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Home / health care / Siné die: Several lawmakers say final goodbyes after contentious session

Siné die: Several lawmakers say final goodbyes after contentious session

The Arizona Legislature’s push to adjourn siné die began April 26 when Republican senators rejected a bill that was a top priority for House Speaker Kirk Adams.

With Adam’s “jobs bill” dead on arrival, lawmakers figured they could finish work within a couple of days.

Final adjournment is never a small feat, but it was an easier task this year than it has been in the past.
There were really no points of contention left to grapple with. The budget was completed six weeks earlier.

The weeks leading up to final adjournment saw lawmakers debate a sweeping immigration enforcement bill — the toughest, by far, in the nation — and a measure that would have required presidential candidates to prove their citizenship before they could appear on the Arizona ballot. Immigration passed; the “birther” bill lacked support in the waning hours of the session.

Those bills thrust Arizona into the national spotlight, but the remaining work was far less controversial. There were undoubtedly important things that needed to be completed, but many of the items that had the potential to spark heated debate fell by the wayside.

But make no mistake: Bringing a legislative session to a close is not a simple matter, and this year was no different. Voting calendars appeared out of thin air, as if by magic and with little, if any, notice. Caucus meetings were called seemingly at random as bills were transferred from one chamber to the other. Floor sessions began late, recessed frequently, and delays described initially as brief stretched into interminable waits that tested the patience of all participants.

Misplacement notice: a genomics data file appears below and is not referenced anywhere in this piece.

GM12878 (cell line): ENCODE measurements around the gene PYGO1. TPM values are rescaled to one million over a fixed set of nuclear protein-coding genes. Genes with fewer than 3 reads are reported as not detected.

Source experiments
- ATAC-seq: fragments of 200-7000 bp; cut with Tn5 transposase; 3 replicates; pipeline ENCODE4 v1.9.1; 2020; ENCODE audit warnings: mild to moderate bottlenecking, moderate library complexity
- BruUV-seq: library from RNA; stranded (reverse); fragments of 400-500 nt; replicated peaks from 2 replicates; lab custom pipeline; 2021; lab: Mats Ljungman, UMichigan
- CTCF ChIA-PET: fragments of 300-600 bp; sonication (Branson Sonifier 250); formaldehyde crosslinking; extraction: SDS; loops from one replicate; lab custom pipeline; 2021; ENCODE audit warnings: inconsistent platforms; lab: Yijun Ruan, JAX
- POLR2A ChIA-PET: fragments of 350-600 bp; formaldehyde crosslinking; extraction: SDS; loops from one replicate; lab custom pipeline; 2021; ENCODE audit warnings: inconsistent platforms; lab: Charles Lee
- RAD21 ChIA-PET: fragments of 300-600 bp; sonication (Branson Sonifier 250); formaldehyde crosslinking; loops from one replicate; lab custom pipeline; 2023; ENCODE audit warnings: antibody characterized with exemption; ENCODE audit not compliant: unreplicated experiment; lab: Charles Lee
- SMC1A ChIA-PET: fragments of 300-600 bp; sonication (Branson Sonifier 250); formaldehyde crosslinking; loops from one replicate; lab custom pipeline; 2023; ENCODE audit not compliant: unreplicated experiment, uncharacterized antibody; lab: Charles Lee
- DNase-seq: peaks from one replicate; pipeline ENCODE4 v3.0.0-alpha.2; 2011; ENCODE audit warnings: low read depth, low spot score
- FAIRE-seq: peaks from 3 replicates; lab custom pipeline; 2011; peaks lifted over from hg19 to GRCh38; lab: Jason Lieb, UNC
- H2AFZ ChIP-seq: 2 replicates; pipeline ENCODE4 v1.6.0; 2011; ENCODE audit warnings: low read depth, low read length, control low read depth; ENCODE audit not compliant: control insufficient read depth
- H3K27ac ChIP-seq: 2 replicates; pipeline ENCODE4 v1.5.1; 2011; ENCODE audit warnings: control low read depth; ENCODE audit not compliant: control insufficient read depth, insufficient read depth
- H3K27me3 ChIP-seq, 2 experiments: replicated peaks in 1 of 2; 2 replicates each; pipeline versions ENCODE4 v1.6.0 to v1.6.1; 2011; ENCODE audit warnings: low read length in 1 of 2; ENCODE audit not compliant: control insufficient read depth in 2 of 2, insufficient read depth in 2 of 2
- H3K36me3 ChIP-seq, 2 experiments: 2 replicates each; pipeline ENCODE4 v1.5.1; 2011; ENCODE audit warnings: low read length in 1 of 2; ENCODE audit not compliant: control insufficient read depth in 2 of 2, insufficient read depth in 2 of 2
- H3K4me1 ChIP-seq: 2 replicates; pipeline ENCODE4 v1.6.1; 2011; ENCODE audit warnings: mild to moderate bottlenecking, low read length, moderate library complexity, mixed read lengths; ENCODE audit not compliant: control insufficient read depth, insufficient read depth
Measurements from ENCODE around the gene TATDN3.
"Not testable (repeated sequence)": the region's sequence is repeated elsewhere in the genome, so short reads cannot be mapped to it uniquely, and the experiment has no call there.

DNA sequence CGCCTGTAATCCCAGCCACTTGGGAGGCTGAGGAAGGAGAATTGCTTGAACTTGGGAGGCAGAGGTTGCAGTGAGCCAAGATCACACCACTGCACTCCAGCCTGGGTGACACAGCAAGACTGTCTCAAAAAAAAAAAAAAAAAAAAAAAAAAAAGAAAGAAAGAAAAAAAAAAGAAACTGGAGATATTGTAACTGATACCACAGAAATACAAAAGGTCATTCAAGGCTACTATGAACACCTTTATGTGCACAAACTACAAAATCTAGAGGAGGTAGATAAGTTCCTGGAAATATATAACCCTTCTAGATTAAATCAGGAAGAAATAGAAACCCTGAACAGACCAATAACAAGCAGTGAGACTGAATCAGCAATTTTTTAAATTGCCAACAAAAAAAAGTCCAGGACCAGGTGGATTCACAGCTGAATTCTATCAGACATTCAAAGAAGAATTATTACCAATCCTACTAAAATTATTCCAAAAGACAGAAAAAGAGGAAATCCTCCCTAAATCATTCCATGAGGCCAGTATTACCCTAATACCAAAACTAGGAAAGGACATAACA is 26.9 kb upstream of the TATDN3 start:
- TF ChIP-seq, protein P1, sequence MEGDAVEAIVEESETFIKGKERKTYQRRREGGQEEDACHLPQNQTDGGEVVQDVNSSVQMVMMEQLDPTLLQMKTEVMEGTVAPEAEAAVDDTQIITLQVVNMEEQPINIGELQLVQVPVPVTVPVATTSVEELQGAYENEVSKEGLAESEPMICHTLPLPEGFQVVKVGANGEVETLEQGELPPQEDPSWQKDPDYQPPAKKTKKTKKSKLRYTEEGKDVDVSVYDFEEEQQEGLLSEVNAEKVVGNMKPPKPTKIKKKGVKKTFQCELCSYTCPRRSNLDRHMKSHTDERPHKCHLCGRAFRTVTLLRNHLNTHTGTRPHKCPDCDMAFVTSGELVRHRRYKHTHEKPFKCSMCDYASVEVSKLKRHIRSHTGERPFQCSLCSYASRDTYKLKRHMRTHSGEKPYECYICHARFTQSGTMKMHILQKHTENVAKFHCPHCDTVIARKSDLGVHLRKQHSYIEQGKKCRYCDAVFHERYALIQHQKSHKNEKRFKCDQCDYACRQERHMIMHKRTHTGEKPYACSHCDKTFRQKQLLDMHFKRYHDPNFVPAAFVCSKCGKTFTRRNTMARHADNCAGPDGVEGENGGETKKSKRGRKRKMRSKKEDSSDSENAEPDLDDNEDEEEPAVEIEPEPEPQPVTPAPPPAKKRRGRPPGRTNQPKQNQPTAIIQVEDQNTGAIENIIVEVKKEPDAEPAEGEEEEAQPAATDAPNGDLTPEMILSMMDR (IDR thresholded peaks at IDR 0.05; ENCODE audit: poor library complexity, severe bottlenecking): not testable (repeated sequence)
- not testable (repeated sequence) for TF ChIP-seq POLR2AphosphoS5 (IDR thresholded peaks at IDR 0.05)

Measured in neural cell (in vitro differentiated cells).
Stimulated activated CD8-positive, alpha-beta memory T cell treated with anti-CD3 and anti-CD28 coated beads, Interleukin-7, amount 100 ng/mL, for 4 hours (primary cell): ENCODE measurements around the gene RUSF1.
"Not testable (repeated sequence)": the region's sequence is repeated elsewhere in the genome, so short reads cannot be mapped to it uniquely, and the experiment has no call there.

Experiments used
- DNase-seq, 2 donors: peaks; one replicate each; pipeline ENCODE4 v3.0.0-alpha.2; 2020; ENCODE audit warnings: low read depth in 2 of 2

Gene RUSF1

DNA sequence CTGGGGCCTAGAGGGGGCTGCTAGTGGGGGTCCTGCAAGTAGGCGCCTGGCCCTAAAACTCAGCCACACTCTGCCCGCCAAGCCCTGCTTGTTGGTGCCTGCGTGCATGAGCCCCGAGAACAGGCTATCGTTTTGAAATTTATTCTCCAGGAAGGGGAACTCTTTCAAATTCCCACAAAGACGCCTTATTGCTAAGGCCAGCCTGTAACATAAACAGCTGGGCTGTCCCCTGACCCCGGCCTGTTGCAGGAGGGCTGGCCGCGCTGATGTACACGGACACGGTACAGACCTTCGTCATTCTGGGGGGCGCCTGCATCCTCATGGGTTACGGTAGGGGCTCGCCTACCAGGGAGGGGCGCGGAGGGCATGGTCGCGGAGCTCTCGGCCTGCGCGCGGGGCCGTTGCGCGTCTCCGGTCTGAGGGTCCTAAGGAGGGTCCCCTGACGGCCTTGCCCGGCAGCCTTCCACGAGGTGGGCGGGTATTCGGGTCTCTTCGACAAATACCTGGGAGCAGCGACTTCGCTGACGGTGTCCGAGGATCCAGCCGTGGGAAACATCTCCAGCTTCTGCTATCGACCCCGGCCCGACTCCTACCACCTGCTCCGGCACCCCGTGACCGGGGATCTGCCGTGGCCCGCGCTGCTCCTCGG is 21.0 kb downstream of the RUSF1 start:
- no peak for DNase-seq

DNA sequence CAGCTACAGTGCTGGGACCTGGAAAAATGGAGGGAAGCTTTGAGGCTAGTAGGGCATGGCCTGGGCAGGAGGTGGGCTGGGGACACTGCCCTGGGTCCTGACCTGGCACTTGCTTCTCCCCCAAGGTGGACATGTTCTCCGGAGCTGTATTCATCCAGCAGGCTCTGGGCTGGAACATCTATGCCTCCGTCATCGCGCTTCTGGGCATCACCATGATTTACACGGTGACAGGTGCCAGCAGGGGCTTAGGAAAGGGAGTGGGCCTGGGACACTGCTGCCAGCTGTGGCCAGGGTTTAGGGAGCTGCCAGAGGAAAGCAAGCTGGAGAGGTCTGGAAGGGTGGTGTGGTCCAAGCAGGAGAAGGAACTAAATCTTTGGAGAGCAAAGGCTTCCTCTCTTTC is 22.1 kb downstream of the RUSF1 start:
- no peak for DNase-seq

Amid the stop-and-go, hurry-up-and-wait pacing of the siné die waltz this year, the 49th Legislature completed some important tasks, perhaps none more critical to Arizona’s economy and quality of life than ensuring the state didn’t lose $7.8 billion in federal health care funding.

By approving S1043 — it passed the House 55-4 on April 28 and the Senate 18-10 the following day — lawmakers undid about $400 million in budget cuts approved in March to restore funding for a children’s health insurance program and to increase eligibility for state-run health care. The change not only prevents the state from losing federal money for health care, but also calls on the federal government to cover the expanded health care costs.

Republican leaders also settled on the ballot measures they will send to voters in November’s election. Voters will get the opportunity to decide whether the state should have a lieutenant governor, who would team up with the governor in the general election, thanks to an April 28 vote in the Senate.

Other potential ballot measures didn’t make the cut. An attempt to repeal the Clean Elections campaign finance system that was revived late in the session never came to the House floor, amid rumors that there wasn’t enough support for the measure.

A trio of options to reform constitutional provisions that protect voter-approved measures also didn’t make the cut. One of them, HCR2041, which would have required all voter-approved spending to be reauthorized every eight years, failed on April 28 after a 14-11 vote in the Senate.